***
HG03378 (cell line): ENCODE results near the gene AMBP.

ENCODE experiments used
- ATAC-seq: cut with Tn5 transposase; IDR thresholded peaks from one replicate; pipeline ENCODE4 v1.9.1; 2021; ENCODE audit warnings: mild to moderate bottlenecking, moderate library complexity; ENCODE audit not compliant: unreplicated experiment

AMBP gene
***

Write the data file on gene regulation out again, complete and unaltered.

HG03378 (cell line): ENCODE results near the gene AMBP.

ENCODE experiments used
- ATAC-seq: cut with Tn5 transposase; IDR thresholded peaks from one replicate; pipeline ENCODE4 v1.9.1; 2021; ENCODE audit warnings: mild to moderate bottlenecking, moderate library complexity; ENCODE audit not compliant: unreplicated experiment

AMBP gene